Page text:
As networkers, we’re constantly thinking about redundancy and uptime. We’re taught that multiple links and devices means resiliency, which can be true, but complexity in the network can be equally complex to troubleshoot when things go wrong.
The classic Layer 1-2 redundancy model calls for multiple uplinks between hosts, switches, and routers. By making multiple paths available, you can create a fault-tolerant architecture. We usually need a protocol to protect against forwarding loops, which in Ethernet switching has traditionally been Spanning Tree (STP) and its variants. STP is one of those protocols that you can set and forget—until it’s time to troubleshoot.
So how do we as networkers continue to offer multiple links between devices and reduce the vulnerabilities of loop-free protocols like STP?
One option is to buy a single chassis-based Ethernet switch and load it up with redundant supervisors, line cards, and power supplies. This can be costly and often requires more cabinet space and power than is necessary.
Another option is switch stacking. A few years ago, switch vendors introduced stacking technology into certain switches. These switches have a stacking fabric that allows multiple independent devices to be configured as one virtual chassis. By connecting two standalone top-of-rack switches as one virtual chassis, we get the benefit of multiple line cards, redundant power, and a redundant control plane all in a smaller rack footprint than a bigger, chassis-based switch. What’s more, we get the added benefit of being able to fully utilize the extra capacity that we once stranded with STP and other active/standby techniques.
When host redundancy is a networking goal, the most common deployment that we see is switch stacking.
Stacking enables link aggregation between systems, which is very powerful in the network. Link aggregation gives you the ability to bond two or more physical links and present them as one logical aggregate link with the combined bandwidth of all members. On the server side of things, this can be called NIC teaming or bonding (bond mode 4 if you are a Linux user). On the routing and switching side, we specifically use Link Aggregation (IEEE 802.3ad), and often the LACP (Link Aggregation Control Protocol) option with it.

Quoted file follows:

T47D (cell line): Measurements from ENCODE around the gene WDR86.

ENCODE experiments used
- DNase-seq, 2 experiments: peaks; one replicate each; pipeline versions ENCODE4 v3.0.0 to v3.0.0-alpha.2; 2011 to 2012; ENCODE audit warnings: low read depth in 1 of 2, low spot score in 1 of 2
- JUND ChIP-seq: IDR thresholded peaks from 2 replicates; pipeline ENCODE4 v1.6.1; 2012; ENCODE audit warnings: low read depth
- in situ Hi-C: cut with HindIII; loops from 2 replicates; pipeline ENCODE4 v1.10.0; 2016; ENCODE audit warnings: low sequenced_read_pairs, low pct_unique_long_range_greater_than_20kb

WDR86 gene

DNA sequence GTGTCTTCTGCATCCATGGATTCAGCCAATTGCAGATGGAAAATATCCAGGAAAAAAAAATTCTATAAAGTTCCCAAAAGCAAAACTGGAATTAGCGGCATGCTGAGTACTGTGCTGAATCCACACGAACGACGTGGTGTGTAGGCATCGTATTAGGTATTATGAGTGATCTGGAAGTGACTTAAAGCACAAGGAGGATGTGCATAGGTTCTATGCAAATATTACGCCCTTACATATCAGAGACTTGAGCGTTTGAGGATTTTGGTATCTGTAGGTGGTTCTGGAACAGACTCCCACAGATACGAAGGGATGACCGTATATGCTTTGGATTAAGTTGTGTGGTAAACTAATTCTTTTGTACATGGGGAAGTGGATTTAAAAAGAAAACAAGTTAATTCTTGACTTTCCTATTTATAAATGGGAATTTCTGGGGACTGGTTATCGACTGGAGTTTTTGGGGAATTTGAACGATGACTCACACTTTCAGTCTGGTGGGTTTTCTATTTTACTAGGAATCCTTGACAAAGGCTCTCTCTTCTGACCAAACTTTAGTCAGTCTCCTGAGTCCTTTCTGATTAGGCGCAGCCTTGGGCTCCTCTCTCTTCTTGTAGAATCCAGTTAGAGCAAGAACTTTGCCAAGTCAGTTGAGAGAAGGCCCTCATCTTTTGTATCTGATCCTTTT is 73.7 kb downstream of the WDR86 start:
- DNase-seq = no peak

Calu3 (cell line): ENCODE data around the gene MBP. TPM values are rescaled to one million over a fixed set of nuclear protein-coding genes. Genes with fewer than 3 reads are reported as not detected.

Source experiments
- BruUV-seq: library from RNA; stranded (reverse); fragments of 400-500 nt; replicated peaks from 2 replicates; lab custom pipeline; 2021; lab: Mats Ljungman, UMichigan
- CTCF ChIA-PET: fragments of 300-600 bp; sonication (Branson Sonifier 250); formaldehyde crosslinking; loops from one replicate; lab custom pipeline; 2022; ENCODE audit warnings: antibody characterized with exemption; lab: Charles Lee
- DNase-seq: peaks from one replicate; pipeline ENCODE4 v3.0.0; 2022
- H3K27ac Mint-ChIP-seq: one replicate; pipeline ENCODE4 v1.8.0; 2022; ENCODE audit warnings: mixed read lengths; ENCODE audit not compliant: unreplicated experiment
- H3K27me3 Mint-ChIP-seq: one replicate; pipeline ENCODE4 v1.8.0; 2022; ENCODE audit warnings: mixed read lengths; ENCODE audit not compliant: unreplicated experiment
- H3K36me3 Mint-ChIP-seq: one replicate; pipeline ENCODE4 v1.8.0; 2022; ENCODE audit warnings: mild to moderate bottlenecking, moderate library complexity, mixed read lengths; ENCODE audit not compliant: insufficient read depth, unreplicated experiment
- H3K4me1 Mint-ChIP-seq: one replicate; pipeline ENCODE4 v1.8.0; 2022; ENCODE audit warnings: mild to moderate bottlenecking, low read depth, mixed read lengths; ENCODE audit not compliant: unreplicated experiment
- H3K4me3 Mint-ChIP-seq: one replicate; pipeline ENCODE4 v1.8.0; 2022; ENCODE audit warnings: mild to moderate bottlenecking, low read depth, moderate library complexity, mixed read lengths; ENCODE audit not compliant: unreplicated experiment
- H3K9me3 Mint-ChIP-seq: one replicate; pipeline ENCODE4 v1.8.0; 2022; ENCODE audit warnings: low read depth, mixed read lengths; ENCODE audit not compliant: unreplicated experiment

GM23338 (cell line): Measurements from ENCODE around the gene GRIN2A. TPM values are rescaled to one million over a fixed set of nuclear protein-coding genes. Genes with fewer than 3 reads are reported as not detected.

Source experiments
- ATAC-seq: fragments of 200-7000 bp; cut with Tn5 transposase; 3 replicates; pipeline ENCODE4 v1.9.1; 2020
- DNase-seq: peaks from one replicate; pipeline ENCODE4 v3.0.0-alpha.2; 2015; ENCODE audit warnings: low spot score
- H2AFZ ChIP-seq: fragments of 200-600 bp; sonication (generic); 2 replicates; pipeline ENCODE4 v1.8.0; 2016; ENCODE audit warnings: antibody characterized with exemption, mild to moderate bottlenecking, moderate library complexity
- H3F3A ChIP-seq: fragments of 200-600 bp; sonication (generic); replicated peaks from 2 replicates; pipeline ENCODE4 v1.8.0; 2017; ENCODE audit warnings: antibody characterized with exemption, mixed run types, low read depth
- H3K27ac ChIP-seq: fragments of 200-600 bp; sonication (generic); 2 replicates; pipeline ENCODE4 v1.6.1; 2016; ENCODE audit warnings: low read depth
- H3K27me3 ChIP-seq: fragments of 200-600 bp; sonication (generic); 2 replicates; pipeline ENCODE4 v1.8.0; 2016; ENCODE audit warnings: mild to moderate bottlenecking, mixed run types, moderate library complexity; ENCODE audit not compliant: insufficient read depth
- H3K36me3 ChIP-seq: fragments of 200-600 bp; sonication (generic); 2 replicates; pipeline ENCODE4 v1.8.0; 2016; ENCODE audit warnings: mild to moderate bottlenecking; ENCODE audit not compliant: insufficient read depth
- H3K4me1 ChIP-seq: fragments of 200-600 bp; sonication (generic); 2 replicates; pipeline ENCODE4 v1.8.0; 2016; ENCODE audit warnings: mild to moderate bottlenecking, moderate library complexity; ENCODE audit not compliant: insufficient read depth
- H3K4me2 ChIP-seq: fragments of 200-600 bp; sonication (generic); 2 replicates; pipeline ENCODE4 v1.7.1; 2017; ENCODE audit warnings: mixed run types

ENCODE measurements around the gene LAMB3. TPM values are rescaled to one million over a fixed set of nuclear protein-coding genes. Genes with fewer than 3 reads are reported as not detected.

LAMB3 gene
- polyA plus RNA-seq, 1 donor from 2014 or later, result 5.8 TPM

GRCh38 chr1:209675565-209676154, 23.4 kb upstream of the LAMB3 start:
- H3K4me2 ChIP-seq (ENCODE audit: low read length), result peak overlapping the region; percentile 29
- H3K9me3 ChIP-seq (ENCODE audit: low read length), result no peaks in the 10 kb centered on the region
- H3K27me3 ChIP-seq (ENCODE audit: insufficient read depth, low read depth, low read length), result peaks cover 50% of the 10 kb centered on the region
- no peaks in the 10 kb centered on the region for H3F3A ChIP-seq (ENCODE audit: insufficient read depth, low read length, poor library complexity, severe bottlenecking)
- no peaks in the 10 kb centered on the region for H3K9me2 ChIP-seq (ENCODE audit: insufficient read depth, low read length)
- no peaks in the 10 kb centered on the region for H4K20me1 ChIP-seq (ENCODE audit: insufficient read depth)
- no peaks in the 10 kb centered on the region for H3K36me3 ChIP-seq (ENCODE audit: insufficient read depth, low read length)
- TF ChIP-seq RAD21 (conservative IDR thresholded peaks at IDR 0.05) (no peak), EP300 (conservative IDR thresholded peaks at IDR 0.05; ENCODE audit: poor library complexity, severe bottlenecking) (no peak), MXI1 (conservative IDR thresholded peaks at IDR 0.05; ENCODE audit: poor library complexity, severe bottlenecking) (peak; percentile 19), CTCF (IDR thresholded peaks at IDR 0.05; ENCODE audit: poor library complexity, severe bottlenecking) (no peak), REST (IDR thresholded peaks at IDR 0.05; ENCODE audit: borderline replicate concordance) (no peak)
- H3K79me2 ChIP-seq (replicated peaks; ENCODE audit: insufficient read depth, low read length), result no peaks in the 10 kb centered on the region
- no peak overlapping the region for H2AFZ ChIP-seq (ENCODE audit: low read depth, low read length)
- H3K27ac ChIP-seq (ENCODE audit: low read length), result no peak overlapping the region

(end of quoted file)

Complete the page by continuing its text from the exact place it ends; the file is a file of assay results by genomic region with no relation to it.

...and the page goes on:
By deploying in a stacked environment with link aggregation, your server with 2x1G NICs can have 2 Gbps of active uplink capacity across two, physically diverse switches. Your switches can have that same redundancy for their uplink capacity. Your network can take full advantage of the extra capacity, and in the event of a failure, it automatically diverts traffic to remaining members.
Taking this a step further, we have server virtualization. It’s a fantastic tool, and redundancy is an important aspect.
As we combine more virtual hosts onto less hardware, the impact of an individual outage grows.
What we typically do here is follow the idea of link aggregation across multiple switches. We use the hypervisor’s virtual switch to again create an 802.3ad-bonded link. We like the idea of network separation by function, so we use VLAN trunking over the bundle between the switch fabric and hypervisor. That way, we can move individual subnets and virtual machines (VMs) as needed.
There are different ways to bond links on server hardware.
I often prefer to configure LACP when using link aggregation because an individual link member won’t begin to forward until LACP has negotiated its state. If one of your switches has link but isn’t ready to forward, and your server detects link on the individual member, the server might forward to an unready switch member. LACP can prevent this.
Despite its benefits, LACP isn’t appropriate for every aggregated Ethernet scenario.
If your link is saturated or your CPU resources prevent the LACP control packets from being generated, your physical link might drop because one end didn’t receive its PDUs within the configured interval.
Some hypervisors include LACP support, some make you pay for it, and some don’t support it at all.
Remember that LACP is an option inside of the 802.3ad protocol (the terms are often incorrectly used synonymously), so even if your equipment can’t support LACP, link aggregation may still be a great option for you.
It’s possible to mix switch types in order to create a custom stack to fit your particular needs.
For example, you might have two 10-Gbps switches and two 1-Gbps switches in a single 4-member stack:
Here, your server has 20 Gbps of capacity for production traffic and 2 Gbps of capacity for back-end management connectivity. From a switch management standpoint, it’s one device with two logical links to configure.
Stackable switches with link aggregation provide a nice solution in the data center, where space is valuable and uptime is crucial.
Your specific configuration will depend on your hardware vendor, OS, and link capacity. Remember, we’re always here to talk through your options (whether you’re a managed network customer or not). If you need help, just ask!